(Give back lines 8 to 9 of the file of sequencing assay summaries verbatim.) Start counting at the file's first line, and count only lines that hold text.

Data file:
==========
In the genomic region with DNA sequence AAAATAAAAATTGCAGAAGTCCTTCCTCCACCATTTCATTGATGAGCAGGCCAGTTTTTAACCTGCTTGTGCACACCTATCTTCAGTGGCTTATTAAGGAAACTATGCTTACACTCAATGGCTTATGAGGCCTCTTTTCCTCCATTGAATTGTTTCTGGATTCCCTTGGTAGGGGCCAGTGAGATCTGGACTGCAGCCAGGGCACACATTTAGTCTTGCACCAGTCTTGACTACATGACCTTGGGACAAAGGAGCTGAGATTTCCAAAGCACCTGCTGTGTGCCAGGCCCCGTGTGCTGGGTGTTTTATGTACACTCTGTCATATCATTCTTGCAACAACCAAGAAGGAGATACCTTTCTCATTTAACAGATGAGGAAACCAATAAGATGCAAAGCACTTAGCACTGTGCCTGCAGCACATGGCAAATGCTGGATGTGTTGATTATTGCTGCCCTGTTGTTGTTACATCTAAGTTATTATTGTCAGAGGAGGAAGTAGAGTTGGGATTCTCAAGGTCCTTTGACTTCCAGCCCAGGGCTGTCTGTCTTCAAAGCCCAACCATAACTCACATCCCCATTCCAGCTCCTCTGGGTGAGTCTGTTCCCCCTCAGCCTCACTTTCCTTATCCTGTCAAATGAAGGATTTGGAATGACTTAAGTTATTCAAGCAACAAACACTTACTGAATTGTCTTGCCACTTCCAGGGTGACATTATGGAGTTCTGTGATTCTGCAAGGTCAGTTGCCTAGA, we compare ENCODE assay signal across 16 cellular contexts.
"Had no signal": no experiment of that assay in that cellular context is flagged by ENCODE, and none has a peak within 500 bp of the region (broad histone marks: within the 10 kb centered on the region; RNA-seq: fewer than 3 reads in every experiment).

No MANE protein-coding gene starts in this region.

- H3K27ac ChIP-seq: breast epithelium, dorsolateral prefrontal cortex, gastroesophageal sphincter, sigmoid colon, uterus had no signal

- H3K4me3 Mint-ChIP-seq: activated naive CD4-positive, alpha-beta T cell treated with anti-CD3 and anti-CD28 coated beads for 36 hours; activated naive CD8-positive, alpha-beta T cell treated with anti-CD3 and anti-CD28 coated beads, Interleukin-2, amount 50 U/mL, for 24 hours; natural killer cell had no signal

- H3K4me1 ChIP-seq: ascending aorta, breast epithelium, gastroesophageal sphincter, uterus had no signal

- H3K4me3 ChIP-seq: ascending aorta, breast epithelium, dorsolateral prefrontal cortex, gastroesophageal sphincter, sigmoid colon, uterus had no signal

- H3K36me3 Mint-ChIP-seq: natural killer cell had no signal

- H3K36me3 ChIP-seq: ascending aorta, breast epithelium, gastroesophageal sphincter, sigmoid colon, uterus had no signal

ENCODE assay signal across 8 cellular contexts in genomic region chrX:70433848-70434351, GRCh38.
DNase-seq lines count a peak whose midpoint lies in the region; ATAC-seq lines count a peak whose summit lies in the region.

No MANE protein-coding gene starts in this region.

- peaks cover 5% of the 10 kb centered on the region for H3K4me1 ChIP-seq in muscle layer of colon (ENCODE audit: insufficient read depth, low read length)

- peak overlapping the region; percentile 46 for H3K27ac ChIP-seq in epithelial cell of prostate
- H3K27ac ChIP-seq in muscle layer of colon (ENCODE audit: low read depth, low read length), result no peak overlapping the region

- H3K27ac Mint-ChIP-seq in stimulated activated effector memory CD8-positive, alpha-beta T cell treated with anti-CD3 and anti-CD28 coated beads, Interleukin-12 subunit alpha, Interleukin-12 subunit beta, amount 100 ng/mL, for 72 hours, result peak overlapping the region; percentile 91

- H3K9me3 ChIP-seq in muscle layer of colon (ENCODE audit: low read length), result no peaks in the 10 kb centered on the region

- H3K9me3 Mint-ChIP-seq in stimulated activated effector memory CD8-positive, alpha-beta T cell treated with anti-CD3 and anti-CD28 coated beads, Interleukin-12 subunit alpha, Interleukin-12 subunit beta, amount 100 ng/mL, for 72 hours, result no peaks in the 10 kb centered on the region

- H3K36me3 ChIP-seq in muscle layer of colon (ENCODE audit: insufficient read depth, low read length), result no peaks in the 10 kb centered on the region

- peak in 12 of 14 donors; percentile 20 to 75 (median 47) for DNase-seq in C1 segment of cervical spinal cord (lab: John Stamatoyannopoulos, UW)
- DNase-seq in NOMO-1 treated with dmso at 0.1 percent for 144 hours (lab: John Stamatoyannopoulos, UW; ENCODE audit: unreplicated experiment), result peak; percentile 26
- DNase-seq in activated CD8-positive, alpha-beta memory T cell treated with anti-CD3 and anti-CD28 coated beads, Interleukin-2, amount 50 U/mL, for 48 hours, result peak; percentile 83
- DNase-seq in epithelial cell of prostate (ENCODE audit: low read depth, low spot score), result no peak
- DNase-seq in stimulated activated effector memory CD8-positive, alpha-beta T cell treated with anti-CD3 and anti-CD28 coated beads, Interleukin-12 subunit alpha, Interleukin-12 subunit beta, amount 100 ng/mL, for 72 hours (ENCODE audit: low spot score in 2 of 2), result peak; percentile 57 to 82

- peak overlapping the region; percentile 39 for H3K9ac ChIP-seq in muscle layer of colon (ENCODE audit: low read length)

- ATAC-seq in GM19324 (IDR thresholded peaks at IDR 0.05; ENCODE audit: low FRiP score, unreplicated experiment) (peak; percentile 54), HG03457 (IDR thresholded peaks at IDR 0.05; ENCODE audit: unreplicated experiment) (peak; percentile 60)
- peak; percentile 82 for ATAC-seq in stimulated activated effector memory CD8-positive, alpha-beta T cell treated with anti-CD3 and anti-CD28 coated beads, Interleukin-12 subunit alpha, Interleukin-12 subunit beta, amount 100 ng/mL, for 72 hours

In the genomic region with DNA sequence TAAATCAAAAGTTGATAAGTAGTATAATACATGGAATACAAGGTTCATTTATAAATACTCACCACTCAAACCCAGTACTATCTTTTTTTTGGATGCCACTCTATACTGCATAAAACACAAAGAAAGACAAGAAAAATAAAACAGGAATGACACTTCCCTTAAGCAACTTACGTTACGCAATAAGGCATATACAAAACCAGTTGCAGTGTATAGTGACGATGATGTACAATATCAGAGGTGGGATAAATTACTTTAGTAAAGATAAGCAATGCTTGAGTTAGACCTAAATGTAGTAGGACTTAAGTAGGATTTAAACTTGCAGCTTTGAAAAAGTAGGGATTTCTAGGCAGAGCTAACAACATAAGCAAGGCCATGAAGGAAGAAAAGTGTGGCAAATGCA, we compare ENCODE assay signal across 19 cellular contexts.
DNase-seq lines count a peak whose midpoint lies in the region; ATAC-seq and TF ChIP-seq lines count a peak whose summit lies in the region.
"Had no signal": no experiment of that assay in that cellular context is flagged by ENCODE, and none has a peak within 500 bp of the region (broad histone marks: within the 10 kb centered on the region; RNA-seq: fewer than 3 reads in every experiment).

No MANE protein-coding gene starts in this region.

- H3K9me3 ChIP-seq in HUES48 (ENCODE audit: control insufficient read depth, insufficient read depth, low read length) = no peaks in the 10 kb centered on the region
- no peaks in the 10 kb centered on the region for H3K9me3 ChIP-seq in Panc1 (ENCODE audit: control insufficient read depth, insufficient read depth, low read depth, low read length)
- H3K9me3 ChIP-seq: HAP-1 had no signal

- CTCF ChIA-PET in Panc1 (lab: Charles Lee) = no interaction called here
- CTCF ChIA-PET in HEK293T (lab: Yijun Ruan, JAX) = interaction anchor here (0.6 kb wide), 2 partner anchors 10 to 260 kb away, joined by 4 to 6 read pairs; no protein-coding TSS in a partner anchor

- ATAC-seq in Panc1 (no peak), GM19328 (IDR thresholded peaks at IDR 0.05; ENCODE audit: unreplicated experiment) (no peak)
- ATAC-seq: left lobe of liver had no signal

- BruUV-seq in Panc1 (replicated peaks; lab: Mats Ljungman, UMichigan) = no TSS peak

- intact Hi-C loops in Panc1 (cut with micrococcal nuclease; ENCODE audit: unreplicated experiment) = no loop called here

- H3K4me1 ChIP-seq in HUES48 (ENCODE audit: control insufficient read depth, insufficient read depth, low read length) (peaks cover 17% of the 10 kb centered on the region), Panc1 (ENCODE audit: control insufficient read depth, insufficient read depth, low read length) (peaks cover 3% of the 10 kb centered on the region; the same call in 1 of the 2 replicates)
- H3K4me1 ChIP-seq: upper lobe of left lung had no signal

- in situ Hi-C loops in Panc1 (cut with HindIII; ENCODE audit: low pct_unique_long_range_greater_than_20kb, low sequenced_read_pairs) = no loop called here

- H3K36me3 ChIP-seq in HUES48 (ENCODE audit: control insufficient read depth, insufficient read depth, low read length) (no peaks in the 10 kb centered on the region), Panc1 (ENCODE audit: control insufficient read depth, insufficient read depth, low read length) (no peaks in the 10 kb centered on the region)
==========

- H3K36me3 Mint-ChIP-seq: natural killer cell had no signal

- H3K36me3 ChIP-seq: ascending aorta, breast epithelium, gastroesophageal sphincter, sigmoid colon, uterus had no signal